Tuesday, November 9, 2010

5 reasons it's amazing my brother and i survived our childhood

  1. In our early years, rusty old farm equipment doubled as playground equipment. Our grandmother lived on a farm in Odin, Kansas, which isn't even a blip on the map but is considered a part of Claflin, pop. 705. The farmhouse was built in the mid-19th century, and over the years the yard became the final resting place of combines, tractors, and other various and terrifying wheat-harvesting implements featuring man-sized blades and jagged pieces of metal. There was also a turn-of-the-century car in the process of being swallowed by the back yard with springs poking through the seats like craggy old fingers.
  2. Our games of cops and robbers involved "jewels" that were actually broken pieces of glass we found on the ground near the spot where my grandma burned the trash. As the robber, it was my job to "steal" these bits of glass and run back to my hideout before my brother or cousin caught me. In the event of a search, I would hide the shards o' glass anywhere - tucked in my hat, rolled up in my sock, taped to my big toe. Have you ever tried running with glass in your shoe? It'll fuck you up.
  3. One winter, mired in stifling post-snowstorm boredom, we decided that instead of real sledding, which didn't happen unless my dad pulled us behind his tractor, we would go "sledding" indoors by sliding down the stairs on the beanbag. This was great fun until my brother put his foot through the wooden basement door at the bottom of the stairs. I'm pretty sure the hole is still there.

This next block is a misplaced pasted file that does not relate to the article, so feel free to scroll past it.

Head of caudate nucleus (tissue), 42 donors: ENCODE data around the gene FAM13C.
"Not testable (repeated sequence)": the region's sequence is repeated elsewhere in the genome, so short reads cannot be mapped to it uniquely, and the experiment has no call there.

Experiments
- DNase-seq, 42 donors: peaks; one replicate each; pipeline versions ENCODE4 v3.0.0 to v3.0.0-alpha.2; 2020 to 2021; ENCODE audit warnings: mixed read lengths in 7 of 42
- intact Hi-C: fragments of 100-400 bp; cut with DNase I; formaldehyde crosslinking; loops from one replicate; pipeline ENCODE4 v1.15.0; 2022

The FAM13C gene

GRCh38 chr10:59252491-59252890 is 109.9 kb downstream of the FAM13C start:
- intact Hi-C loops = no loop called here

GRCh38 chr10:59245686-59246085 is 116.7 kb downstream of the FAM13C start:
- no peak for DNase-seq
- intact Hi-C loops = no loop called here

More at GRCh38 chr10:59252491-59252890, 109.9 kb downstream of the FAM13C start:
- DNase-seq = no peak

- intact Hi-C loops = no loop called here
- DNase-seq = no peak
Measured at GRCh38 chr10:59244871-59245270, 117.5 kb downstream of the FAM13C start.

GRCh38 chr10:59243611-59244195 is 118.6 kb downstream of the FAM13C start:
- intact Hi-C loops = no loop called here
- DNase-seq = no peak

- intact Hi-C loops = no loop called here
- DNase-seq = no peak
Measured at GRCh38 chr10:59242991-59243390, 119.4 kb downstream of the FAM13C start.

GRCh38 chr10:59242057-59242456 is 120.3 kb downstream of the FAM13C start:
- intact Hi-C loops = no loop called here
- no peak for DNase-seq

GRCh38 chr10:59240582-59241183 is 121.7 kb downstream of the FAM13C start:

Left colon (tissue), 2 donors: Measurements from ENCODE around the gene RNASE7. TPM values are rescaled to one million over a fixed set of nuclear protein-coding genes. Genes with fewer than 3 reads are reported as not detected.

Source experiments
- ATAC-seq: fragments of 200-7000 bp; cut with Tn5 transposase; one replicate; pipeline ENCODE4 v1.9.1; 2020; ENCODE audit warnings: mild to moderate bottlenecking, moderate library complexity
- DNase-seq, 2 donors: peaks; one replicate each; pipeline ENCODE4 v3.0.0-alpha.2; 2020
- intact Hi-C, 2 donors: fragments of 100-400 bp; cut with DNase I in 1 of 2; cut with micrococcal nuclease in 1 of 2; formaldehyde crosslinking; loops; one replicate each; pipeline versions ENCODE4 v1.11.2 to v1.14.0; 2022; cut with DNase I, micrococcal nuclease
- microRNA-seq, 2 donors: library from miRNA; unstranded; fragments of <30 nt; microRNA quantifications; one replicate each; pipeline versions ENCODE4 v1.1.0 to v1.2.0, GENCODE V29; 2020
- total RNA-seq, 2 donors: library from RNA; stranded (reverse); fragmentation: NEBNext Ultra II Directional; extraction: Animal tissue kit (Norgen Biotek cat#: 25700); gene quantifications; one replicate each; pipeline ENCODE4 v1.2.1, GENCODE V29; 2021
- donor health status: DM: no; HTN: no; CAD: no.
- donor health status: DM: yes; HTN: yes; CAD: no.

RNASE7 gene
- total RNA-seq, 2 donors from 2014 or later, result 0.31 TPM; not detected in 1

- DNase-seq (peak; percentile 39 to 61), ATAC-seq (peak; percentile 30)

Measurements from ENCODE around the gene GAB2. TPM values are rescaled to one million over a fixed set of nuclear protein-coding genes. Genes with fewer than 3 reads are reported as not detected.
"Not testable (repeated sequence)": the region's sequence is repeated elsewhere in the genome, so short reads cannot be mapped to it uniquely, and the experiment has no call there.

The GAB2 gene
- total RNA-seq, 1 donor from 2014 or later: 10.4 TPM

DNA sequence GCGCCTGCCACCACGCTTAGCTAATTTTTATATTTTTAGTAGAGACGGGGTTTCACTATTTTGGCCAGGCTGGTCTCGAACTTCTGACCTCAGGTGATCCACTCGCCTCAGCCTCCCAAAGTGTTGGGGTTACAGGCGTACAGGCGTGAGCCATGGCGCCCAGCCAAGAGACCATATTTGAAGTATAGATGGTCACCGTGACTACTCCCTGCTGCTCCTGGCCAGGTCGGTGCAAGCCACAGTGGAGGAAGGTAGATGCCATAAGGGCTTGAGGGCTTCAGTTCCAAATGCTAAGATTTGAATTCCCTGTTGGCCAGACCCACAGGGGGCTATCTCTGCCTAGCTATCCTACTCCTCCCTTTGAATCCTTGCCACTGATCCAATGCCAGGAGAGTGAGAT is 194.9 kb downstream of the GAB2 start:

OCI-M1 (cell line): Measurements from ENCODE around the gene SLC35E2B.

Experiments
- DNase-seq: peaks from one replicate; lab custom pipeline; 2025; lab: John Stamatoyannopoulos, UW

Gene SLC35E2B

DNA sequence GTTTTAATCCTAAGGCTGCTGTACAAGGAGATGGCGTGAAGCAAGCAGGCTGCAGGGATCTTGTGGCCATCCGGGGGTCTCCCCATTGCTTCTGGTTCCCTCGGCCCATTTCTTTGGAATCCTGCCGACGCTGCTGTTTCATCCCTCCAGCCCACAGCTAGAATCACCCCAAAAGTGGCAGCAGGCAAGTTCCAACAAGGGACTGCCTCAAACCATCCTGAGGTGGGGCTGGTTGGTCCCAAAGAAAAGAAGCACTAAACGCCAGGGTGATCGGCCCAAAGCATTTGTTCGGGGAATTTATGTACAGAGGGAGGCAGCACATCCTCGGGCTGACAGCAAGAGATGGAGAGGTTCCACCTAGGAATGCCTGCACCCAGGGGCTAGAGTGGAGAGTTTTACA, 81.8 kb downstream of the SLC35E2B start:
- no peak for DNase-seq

4. Sometimes we would decide to play "restaurant," which basically involved dumping random shit from the kitchen cabinets and the fridge into a giant bowl, mixing it together, and then eating it. These cooking experiments involved everything from raw eggs to shredded cheese to bread crumbs. This was also how I discovered the cruel joke that is Baker's Chocolate. It looks and feels like real candy, but it tastes like bitter arse.
  5. Cows. During the two weeks we'd typically spend on my grandma's farm each summer, we would throw dirt clods and skip rocks near the pond in the cow pasture. From a distance or while passing on the highway, cows appear docile and harmless, but that is not always the case. Up close, they're rather large and terrifying, especially when you're ten years old, and especially when they chase you.

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